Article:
In the study, three groups consisting of 38 older adults with chronic illnesses such as cardiovascular disease, arthritis or lung disease were randomly assigned to one of three treatment groups. One group received classroom cognitive behavioral treatment (CBT), the second group was given home audio relaxation treatment (HART), and the third group received delayed treatment.
After four months of treatment, 54 percent of the CBT group reported clinically significant sleep improvements four months after treatment while 39 percent in the HART group realized statistically significant changes and 6 percent in the control group improved. The areas of sleep measured included sleep efficiency, time awake after sleep onset and total time in bed.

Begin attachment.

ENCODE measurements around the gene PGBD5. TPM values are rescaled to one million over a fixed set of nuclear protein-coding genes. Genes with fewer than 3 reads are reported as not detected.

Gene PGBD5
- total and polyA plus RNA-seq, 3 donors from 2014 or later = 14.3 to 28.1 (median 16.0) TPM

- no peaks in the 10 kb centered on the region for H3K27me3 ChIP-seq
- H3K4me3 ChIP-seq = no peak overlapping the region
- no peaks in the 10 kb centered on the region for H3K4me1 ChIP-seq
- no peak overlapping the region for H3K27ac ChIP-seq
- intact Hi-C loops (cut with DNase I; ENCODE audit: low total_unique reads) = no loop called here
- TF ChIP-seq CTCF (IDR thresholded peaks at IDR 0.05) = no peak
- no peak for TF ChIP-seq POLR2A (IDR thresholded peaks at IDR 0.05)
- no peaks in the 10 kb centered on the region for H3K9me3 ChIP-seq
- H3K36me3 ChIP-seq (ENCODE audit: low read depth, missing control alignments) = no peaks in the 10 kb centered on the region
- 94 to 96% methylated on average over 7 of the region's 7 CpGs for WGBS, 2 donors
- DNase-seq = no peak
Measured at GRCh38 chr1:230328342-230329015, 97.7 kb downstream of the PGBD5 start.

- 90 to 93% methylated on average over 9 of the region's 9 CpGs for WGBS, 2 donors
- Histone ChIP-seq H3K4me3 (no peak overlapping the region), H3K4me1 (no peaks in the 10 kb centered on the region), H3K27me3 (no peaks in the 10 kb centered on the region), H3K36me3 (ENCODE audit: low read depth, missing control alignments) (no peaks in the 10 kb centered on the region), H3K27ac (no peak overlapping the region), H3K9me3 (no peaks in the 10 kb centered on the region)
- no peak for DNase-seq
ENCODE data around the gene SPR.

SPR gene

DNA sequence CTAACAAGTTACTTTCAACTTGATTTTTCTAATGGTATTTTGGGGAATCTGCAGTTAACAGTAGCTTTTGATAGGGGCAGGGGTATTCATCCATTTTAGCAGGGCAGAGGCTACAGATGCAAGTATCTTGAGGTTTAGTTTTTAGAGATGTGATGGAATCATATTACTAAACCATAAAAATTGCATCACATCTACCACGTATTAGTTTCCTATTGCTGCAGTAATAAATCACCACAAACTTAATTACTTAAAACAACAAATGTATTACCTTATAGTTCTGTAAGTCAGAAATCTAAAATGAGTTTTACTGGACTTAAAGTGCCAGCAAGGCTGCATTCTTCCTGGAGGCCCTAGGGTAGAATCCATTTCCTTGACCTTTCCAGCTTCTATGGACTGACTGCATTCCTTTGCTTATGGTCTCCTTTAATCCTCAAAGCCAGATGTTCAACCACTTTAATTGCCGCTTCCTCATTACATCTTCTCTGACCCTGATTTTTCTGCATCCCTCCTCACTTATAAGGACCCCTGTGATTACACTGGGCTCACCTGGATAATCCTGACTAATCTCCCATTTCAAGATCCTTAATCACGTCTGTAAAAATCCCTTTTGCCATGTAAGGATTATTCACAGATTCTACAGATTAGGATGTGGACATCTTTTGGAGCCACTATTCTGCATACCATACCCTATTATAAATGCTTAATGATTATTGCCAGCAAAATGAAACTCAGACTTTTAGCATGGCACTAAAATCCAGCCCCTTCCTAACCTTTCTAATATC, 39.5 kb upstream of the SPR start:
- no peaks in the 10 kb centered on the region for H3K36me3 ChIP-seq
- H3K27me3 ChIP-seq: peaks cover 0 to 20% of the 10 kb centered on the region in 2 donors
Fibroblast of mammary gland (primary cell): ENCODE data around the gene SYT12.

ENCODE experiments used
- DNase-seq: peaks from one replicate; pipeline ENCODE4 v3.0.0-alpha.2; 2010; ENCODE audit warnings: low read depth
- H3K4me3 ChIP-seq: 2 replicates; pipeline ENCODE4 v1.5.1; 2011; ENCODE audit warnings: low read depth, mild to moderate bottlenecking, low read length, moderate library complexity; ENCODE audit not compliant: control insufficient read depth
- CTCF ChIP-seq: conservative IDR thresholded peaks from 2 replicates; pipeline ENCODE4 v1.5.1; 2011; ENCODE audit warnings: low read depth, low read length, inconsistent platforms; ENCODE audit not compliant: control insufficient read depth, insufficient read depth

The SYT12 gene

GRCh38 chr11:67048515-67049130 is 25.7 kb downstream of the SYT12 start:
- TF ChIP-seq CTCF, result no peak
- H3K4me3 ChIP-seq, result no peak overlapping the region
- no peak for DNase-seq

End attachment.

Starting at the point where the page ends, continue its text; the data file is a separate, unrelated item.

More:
The behavioral classroom intervention consisted of eight-hour weekly group sessions that train individuals to reset their "sleep clock" by adhering to a regular sleep period, curtail daytime naps, avoid activities that make it difficult to fall asleep, and to stay in bed only when drowsy or sleeping.
The HART group consisted of seven commercially produced audiotape recordings derived from a program created for the U.S. Air Force to train pilots and shift workers to sleep better. HART was used over a period of six weeks and the tapes combined progressive muscle relaxation, breathing relaxation, cognitive relaxation, cognitive retraining and nature sounds. It also included instruction in techniques that are similar to those employed in the CBT intervention.
Delayed treatment control group participants completed three in home assessments at intervals that matched to treatment groups and offered HART int
Contact: Chris Martin
Rush University Medical Center